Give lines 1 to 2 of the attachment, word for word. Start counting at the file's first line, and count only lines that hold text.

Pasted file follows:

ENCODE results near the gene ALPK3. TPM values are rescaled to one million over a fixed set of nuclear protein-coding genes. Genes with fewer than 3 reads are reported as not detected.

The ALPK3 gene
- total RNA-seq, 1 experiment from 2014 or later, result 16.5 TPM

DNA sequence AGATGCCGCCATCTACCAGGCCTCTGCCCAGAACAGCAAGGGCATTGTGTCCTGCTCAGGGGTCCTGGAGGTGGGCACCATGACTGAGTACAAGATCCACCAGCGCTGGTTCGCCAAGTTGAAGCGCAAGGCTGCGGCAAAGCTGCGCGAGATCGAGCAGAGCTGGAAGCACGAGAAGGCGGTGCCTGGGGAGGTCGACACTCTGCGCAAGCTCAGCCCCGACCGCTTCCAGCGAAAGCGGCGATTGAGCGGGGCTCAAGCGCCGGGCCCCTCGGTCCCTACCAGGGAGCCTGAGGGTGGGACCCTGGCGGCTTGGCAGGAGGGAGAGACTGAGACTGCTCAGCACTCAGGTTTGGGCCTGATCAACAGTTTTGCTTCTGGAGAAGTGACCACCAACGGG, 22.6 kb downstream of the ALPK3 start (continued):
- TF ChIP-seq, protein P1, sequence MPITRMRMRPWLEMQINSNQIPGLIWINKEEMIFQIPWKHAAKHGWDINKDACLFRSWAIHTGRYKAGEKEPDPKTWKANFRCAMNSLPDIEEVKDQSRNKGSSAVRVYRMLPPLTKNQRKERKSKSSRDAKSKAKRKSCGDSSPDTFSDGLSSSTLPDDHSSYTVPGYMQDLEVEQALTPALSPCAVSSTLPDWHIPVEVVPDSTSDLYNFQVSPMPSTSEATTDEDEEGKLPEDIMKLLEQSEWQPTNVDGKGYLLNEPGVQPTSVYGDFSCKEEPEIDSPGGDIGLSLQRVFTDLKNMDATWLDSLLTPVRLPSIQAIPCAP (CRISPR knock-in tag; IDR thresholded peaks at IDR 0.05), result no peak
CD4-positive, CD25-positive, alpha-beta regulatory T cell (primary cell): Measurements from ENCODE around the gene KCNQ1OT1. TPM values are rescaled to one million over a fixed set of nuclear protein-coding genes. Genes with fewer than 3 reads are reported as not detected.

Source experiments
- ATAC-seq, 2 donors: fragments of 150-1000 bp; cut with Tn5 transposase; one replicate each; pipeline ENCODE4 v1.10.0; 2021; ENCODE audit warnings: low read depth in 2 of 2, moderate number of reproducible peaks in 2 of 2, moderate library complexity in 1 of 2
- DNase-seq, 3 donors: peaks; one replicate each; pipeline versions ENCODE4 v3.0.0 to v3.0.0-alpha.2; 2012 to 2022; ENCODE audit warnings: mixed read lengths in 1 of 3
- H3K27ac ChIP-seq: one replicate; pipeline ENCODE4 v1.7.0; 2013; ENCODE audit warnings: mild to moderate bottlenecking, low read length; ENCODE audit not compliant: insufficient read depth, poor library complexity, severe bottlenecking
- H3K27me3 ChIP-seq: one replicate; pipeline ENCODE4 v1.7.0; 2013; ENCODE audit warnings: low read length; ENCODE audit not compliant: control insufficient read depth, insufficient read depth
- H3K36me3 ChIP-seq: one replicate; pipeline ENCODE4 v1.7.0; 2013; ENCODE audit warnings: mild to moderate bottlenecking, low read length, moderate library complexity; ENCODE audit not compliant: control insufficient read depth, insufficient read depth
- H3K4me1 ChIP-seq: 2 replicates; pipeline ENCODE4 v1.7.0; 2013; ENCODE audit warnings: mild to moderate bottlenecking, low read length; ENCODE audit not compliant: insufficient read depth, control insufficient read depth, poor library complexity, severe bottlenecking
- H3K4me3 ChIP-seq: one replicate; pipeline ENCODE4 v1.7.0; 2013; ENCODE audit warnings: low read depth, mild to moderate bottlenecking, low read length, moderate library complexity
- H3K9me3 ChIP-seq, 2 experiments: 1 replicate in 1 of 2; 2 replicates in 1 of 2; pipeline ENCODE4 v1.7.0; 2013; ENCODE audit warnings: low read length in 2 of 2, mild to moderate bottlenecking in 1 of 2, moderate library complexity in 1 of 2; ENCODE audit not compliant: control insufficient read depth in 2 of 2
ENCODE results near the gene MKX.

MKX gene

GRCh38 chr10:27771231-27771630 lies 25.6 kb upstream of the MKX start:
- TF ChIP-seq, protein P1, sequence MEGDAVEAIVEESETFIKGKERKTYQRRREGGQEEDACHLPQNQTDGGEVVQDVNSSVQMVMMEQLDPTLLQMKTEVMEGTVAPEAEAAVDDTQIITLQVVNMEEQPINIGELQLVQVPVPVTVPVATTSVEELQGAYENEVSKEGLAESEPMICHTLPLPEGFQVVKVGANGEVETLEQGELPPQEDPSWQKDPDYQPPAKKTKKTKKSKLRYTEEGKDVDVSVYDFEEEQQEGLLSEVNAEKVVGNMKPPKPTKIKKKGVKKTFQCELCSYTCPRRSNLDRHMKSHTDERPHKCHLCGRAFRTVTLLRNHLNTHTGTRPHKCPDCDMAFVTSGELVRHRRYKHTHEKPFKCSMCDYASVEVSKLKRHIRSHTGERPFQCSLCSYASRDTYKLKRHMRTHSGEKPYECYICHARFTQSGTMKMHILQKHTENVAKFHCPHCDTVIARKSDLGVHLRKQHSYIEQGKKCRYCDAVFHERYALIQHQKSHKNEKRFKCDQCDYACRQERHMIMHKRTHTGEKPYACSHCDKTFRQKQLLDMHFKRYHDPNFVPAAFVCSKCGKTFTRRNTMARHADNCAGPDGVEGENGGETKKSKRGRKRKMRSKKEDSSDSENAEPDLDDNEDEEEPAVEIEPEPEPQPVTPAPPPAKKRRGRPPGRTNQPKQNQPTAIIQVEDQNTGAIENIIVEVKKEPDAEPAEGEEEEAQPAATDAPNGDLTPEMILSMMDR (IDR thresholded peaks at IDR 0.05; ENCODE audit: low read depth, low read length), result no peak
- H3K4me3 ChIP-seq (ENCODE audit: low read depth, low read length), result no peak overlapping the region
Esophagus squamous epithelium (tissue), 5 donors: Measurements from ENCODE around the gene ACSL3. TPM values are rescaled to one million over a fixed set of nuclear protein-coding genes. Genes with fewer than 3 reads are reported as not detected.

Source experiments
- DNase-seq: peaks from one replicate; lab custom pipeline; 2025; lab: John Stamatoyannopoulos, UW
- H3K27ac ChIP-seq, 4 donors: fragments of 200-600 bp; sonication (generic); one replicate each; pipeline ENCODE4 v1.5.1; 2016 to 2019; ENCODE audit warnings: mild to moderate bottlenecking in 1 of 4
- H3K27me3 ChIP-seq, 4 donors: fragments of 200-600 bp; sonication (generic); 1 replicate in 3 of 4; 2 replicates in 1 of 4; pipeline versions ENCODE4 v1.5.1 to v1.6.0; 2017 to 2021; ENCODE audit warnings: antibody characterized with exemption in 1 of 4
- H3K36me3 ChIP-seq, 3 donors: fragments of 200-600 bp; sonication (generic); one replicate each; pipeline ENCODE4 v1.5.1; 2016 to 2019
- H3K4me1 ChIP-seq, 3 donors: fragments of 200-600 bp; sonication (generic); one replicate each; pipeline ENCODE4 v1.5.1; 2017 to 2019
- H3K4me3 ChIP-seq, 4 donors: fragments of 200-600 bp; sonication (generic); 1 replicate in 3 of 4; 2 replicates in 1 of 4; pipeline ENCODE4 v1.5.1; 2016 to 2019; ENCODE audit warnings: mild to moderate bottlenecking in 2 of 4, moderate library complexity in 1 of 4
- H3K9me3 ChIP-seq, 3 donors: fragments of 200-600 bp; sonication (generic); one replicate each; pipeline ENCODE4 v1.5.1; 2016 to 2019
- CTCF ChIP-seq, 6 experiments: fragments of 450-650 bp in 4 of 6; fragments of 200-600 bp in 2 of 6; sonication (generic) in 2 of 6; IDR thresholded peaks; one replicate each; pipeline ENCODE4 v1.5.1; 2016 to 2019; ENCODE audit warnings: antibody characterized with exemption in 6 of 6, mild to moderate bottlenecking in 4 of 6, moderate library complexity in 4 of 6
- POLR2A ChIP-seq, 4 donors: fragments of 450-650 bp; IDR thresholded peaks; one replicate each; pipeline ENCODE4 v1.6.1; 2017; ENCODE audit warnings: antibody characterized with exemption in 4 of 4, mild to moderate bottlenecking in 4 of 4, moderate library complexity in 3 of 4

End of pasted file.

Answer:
ENCODE results near the gene ALPK3. TPM values are rescaled to one million over a fixed set of nuclear protein-coding genes. Genes with fewer than 3 reads are reported as not detected.

The ALPK3 gene